Did Scriabin blind himself to the practical futility of his distinction between sharps, flats and double-flats? I believe not. He kept this distinction as long as he could, and he fought as hard as he could against the inevitability of atonalism and pure chromaticism. Finally, in some of his last preludes, he almost gave up.
His Harmonic Ideals
The harmonic ideals of Scriabin cannot be realized until the foundations of music are altogether changed. True modes built upon the harmonic series cannot be realized unless we entirely re-attune our ears and our instruments. Is this possible? Yes, but at the cost of endless years of effort and self-sacrifice.
Does that invalidate the efforts of Scriabin or diminish the value of his works? Indeed not. For the lasting value of Scriabin lies in his being the first to conceive a true modal order upon which to build music, and in his daring to realize it in works; therefore, inspired by a tender yet powerful nature, he approximated the ideal which he foresaw, without transforming entirely the very units of music.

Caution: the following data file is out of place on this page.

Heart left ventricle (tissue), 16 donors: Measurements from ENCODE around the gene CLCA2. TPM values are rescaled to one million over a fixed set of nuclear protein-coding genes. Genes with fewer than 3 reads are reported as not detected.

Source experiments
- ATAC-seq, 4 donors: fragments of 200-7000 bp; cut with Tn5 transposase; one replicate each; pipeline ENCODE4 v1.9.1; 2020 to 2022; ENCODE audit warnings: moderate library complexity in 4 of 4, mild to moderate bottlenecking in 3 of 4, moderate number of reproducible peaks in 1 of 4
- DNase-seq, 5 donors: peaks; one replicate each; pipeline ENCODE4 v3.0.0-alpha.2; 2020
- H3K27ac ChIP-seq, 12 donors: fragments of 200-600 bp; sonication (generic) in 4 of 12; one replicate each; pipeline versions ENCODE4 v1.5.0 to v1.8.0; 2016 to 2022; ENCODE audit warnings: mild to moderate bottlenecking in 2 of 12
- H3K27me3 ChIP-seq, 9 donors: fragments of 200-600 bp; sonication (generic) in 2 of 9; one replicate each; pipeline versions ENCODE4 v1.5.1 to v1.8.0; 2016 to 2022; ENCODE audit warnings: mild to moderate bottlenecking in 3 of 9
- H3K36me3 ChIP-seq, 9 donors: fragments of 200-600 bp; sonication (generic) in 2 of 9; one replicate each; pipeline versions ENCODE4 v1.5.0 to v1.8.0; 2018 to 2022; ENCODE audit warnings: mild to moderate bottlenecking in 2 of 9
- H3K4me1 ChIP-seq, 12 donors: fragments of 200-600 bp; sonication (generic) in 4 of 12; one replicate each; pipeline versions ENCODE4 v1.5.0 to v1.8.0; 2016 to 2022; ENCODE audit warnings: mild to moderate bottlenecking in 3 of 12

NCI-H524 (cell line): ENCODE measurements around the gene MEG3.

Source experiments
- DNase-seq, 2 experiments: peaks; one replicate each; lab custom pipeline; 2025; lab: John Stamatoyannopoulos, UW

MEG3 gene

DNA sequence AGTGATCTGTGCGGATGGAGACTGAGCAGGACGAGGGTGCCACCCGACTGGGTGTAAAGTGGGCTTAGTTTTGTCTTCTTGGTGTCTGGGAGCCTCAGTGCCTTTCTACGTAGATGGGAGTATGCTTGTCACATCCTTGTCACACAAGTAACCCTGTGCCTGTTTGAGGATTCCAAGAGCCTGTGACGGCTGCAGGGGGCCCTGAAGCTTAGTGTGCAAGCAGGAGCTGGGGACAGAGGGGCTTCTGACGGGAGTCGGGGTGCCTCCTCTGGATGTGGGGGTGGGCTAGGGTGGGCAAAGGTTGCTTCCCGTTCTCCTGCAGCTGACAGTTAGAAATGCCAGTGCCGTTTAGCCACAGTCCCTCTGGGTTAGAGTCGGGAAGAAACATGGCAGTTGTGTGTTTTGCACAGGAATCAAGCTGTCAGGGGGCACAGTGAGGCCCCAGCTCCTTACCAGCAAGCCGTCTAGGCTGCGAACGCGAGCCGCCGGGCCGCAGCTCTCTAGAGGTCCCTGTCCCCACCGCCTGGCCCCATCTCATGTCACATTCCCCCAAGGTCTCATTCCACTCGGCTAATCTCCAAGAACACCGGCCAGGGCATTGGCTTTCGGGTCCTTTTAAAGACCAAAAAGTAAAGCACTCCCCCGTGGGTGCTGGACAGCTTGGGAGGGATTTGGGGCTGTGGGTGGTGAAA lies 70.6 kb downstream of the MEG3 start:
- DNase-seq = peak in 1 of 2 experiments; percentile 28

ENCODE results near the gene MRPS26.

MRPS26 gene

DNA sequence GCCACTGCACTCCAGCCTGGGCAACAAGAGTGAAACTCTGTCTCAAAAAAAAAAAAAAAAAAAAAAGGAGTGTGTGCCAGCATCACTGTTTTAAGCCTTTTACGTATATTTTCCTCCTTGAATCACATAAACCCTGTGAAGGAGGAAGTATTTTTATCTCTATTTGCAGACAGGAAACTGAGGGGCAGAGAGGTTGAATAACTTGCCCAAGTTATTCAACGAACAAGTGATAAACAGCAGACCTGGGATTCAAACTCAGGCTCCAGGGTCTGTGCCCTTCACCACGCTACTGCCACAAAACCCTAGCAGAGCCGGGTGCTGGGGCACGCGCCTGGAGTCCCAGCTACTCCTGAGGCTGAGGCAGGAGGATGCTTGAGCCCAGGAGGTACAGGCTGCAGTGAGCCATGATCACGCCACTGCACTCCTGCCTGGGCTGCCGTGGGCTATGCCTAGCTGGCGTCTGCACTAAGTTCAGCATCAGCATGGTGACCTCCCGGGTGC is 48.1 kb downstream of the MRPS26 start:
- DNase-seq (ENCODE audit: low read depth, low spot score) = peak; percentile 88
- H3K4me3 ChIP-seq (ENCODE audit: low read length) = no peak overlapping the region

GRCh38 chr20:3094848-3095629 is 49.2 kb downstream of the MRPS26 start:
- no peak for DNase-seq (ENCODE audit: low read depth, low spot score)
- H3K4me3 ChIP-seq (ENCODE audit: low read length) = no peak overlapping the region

Scriabin is truly the great prophet of the music of tomorrow. He serves as the bridge between the Oriental and Occidental ideals of music and art; and his situation is accordingly unique and unchallengeable. He sowed the seeds for a regenerated musicality, based no longer on fleeting impressions or intellectualized emotions. Moreover, he understood the real basis for a new synthesis of arts, a synthesis truer, deeper and more essentially human than the one Wagner realized in the last century. He left a few sketches for an immense work, a great communal drama synthetizing all arts in a grandiose manner, the fundamental conception of which he had made quite clear to his friends and correspondents.
Scriabin, then, stands as a prophet of the music of the future, a seer to whose Inner gaze the plans of a great art-synthesis were revealed; a man who lived the true life of the artist with sincerity, probity and enthusiasm. He came to a decadent civilization as the promise of a culture more real, more intrinsically beautiful, ethical and true, and more fundamentally human.